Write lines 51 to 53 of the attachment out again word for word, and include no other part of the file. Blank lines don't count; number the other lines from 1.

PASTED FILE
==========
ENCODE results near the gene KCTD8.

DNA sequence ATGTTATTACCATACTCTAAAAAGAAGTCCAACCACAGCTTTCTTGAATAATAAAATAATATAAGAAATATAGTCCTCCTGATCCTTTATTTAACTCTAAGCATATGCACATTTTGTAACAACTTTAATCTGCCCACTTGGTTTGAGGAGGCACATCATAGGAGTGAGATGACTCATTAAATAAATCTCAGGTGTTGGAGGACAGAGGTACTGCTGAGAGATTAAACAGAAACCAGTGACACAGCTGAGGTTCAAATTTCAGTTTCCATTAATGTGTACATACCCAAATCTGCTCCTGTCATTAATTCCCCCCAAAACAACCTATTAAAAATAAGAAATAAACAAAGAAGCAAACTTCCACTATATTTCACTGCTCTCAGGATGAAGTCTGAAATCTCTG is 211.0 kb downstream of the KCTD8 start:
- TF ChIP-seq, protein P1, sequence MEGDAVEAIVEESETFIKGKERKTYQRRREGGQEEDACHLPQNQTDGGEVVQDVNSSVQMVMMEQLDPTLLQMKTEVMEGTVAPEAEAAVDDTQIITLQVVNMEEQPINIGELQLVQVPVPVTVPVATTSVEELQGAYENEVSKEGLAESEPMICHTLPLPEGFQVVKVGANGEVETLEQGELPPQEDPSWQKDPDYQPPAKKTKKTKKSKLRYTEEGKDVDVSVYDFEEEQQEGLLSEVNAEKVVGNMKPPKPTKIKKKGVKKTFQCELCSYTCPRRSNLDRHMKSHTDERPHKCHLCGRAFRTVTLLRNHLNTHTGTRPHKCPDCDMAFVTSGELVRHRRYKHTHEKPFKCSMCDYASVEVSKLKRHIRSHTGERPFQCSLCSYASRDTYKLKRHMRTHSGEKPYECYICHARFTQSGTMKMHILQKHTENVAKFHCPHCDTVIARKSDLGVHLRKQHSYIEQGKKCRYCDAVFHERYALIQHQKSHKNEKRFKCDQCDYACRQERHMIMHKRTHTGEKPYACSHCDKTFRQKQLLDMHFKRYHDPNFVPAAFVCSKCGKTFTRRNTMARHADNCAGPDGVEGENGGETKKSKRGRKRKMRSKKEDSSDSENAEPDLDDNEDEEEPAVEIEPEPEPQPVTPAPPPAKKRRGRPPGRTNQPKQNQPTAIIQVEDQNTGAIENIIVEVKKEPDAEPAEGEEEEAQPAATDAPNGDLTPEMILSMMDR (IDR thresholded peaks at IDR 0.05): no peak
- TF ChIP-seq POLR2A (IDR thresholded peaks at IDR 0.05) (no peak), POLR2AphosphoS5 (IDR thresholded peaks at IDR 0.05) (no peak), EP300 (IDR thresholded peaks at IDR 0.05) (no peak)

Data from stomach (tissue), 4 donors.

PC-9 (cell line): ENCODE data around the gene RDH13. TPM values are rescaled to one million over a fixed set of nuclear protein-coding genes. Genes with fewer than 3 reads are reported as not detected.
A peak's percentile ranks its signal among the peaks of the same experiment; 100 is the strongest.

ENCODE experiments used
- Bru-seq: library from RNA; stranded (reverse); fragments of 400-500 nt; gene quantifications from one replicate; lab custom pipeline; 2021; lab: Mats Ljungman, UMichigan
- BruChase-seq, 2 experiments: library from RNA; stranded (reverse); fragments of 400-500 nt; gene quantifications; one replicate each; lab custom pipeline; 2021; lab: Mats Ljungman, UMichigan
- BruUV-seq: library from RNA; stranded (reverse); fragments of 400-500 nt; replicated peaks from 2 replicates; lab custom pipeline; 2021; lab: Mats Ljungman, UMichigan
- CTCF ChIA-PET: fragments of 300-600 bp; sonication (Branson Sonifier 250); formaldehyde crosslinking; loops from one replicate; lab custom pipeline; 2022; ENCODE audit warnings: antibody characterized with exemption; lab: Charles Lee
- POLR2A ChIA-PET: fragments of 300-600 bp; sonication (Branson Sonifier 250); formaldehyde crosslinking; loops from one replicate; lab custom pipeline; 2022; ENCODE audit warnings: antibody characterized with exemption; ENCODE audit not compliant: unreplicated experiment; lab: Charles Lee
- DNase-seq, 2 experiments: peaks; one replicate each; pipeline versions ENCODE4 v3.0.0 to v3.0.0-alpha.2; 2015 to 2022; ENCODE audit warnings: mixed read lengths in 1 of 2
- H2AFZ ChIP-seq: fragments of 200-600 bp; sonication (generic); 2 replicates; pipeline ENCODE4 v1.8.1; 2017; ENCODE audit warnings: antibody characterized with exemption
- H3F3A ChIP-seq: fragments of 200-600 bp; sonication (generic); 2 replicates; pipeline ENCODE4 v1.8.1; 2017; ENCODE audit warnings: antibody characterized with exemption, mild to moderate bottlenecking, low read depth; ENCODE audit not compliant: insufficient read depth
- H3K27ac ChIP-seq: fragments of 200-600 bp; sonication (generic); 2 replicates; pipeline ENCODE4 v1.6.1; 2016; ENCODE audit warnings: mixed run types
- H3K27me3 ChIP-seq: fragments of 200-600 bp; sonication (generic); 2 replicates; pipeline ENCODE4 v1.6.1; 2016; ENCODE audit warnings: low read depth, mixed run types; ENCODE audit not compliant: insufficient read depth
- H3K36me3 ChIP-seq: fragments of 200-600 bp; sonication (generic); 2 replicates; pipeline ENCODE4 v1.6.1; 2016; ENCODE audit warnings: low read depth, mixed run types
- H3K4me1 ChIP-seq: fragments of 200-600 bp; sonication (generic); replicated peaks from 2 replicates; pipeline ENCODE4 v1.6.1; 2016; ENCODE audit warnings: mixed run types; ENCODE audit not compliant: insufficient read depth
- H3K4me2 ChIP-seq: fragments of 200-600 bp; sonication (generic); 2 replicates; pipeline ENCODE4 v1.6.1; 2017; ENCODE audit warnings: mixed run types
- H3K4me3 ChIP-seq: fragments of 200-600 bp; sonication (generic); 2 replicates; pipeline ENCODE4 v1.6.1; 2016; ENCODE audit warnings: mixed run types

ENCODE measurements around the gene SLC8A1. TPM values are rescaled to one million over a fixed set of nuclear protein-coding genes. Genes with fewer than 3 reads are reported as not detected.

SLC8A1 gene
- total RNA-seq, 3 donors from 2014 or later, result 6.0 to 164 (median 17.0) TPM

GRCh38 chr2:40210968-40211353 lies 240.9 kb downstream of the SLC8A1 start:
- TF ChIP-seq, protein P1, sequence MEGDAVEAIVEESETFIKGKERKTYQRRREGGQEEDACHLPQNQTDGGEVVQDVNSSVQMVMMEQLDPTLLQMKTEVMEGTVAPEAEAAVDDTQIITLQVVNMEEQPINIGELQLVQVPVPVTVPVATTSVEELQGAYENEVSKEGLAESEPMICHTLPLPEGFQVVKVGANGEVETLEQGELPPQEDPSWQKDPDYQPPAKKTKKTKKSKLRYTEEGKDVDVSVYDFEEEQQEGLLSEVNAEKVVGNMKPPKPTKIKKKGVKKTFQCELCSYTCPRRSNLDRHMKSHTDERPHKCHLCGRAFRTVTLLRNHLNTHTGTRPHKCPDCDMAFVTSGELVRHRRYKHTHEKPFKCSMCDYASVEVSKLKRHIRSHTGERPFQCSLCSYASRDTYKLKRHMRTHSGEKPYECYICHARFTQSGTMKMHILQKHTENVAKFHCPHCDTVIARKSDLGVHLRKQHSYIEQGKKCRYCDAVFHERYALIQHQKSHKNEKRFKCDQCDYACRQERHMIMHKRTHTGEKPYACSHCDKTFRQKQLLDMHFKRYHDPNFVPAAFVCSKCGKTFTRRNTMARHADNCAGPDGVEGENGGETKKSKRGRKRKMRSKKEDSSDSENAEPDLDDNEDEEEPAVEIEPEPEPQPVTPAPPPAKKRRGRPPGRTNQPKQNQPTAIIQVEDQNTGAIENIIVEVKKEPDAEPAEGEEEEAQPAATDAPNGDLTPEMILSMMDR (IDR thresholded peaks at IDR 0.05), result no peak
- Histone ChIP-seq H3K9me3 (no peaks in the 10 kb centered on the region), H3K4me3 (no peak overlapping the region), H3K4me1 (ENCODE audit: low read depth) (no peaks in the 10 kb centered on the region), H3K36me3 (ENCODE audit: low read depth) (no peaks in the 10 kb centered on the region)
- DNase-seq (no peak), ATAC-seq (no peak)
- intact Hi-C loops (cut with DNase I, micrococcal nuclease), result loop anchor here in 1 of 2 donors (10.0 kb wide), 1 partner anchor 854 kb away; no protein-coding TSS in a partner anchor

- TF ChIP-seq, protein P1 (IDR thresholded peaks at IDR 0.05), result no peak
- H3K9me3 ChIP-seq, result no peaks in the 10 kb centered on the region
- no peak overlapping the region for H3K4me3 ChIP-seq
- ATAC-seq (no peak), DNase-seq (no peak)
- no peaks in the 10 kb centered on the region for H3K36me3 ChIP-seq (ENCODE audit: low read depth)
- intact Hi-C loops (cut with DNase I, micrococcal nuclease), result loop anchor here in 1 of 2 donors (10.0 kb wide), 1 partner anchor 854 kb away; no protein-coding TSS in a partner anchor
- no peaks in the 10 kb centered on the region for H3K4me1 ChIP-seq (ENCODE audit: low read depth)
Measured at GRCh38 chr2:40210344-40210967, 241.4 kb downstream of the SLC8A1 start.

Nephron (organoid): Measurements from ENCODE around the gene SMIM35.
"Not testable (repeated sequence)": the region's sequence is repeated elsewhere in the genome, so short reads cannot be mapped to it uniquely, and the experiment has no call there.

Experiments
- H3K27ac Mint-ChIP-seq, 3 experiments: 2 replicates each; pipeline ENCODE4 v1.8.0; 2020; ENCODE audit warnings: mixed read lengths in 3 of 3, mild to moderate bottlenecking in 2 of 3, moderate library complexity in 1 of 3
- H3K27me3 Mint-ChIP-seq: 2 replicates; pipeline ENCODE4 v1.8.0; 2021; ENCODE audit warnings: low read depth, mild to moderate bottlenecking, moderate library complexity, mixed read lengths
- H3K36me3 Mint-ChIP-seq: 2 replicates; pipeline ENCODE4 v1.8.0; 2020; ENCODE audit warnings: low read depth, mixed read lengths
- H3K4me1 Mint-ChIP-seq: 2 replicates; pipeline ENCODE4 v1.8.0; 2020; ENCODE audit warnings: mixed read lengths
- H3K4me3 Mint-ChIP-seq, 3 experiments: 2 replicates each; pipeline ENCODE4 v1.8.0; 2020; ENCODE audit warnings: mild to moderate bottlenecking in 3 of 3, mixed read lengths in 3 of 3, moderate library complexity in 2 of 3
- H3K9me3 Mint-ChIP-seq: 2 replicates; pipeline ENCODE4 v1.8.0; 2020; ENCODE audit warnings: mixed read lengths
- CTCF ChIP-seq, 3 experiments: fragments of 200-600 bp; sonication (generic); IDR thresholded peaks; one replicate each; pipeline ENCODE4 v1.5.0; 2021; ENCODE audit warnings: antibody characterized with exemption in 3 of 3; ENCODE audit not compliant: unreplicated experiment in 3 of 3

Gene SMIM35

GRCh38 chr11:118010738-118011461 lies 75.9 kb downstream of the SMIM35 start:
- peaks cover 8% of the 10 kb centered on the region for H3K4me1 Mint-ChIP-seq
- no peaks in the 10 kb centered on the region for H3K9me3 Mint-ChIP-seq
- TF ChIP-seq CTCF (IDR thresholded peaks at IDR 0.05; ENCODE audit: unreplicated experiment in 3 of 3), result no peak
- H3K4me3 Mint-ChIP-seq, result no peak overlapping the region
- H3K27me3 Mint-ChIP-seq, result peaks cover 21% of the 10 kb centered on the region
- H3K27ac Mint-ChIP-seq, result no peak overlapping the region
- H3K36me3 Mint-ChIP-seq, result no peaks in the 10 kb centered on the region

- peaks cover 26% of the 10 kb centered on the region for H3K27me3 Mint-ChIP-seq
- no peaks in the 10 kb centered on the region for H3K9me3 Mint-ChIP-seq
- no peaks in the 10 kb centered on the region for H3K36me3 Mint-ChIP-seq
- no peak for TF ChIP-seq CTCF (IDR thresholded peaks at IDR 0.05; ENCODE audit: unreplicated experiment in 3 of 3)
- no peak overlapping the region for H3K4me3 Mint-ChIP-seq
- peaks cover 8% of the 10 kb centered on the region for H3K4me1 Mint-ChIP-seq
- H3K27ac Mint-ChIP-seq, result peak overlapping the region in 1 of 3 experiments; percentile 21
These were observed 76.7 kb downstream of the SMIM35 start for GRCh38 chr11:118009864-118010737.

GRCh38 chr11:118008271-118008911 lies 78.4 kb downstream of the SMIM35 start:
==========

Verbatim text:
- peaks cover 8% of the 10 kb centered on the region for H3K4me1 Mint-ChIP-seq
- no peaks in the 10 kb centered on the region for H3K9me3 Mint-ChIP-seq
- TF ChIP-seq CTCF (IDR thresholded peaks at IDR 0.05; ENCODE audit: unreplicated experiment in 3 of 3), result no peak